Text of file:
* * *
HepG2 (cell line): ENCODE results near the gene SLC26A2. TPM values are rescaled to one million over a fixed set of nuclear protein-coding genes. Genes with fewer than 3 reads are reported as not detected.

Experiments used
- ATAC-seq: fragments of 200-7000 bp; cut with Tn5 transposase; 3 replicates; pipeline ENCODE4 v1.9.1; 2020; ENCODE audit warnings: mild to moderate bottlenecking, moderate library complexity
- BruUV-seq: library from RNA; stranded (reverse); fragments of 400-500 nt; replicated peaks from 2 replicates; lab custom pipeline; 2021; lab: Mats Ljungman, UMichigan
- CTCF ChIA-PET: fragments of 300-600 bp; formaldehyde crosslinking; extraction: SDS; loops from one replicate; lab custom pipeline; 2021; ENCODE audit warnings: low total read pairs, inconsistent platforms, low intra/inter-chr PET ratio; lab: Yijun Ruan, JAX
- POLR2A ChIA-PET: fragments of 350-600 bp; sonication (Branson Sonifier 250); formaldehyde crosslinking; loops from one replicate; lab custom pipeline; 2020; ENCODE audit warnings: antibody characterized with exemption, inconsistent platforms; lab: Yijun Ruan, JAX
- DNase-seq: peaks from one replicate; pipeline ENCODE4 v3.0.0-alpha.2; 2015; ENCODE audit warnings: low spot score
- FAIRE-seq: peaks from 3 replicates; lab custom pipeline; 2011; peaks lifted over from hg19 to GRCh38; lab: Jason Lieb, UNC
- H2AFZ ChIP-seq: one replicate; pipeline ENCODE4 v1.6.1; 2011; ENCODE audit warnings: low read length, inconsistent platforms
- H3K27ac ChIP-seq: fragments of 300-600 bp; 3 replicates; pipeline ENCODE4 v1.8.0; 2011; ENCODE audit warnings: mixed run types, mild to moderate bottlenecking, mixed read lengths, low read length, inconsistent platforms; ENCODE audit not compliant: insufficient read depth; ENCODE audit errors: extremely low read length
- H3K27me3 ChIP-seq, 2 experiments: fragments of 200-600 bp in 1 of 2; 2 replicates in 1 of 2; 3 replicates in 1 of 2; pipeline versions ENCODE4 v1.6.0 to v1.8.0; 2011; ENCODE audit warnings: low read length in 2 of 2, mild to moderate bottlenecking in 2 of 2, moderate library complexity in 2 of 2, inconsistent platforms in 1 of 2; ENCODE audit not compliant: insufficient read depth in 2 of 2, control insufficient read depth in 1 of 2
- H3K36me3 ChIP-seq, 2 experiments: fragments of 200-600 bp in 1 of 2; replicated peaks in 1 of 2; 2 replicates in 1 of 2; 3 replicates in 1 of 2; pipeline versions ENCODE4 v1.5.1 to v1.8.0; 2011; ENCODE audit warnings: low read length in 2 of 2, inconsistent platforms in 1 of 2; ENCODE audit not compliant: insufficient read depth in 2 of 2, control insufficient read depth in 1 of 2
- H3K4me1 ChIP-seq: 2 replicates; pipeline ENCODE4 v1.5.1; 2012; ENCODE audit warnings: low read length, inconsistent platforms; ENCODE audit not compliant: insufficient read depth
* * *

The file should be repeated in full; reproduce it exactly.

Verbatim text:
HepG2 (cell line): ENCODE results near the gene SLC26A2. TPM values are rescaled to one million over a fixed set of nuclear protein-coding genes. Genes with fewer than 3 reads are reported as not detected.

Experiments used
- ATAC-seq: fragments of 200-7000 bp; cut with Tn5 transposase; 3 replicates; pipeline ENCODE4 v1.9.1; 2020; ENCODE audit warnings: mild to moderate bottlenecking, moderate library complexity
- BruUV-seq: library from RNA; stranded (reverse); fragments of 400-500 nt; replicated peaks from 2 replicates; lab custom pipeline; 2021; lab: Mats Ljungman, UMichigan
- CTCF ChIA-PET: fragments of 300-600 bp; formaldehyde crosslinking; extraction: SDS; loops from one replicate; lab custom pipeline; 2021; ENCODE audit warnings: low total read pairs, inconsistent platforms, low intra/inter-chr PET ratio; lab: Yijun Ruan, JAX
- POLR2A ChIA-PET: fragments of 350-600 bp; sonication (Branson Sonifier 250); formaldehyde crosslinking; loops from one replicate; lab custom pipeline; 2020; ENCODE audit warnings: antibody characterized with exemption, inconsistent platforms; lab: Yijun Ruan, JAX
- DNase-seq: peaks from one replicate; pipeline ENCODE4 v3.0.0-alpha.2; 2015; ENCODE audit warnings: low spot score
- FAIRE-seq: peaks from 3 replicates; lab custom pipeline; 2011; peaks lifted over from hg19 to GRCh38; lab: Jason Lieb, UNC
- H2AFZ ChIP-seq: one replicate; pipeline ENCODE4 v1.6.1; 2011; ENCODE audit warnings: low read length, inconsistent platforms
- H3K27ac ChIP-seq: fragments of 300-600 bp; 3 replicates; pipeline ENCODE4 v1.8.0; 2011; ENCODE audit warnings: mixed run types, mild to moderate bottlenecking, mixed read lengths, low read length, inconsistent platforms; ENCODE audit not compliant: insufficient read depth; ENCODE audit errors: extremely low read length
- H3K27me3 ChIP-seq, 2 experiments: fragments of 200-600 bp in 1 of 2; 2 replicates in 1 of 2; 3 replicates in 1 of 2; pipeline versions ENCODE4 v1.6.0 to v1.8.0; 2011; ENCODE audit warnings: low read length in 2 of 2, mild to moderate bottlenecking in 2 of 2, moderate library complexity in 2 of 2, inconsistent platforms in 1 of 2; ENCODE audit not compliant: insufficient read depth in 2 of 2, control insufficient read depth in 1 of 2
- H3K36me3 ChIP-seq, 2 experiments: fragments of 200-600 bp in 1 of 2; replicated peaks in 1 of 2; 2 replicates in 1 of 2; 3 replicates in 1 of 2; pipeline versions ENCODE4 v1.5.1 to v1.8.0; 2011; ENCODE audit warnings: low read length in 2 of 2, inconsistent platforms in 1 of 2; ENCODE audit not compliant: insufficient read depth in 2 of 2, control insufficient read depth in 1 of 2
- H3K4me1 ChIP-seq: 2 replicates; pipeline ENCODE4 v1.5.1; 2012; ENCODE audit warnings: low read length, inconsistent platforms; ENCODE audit not compliant: insufficient read depth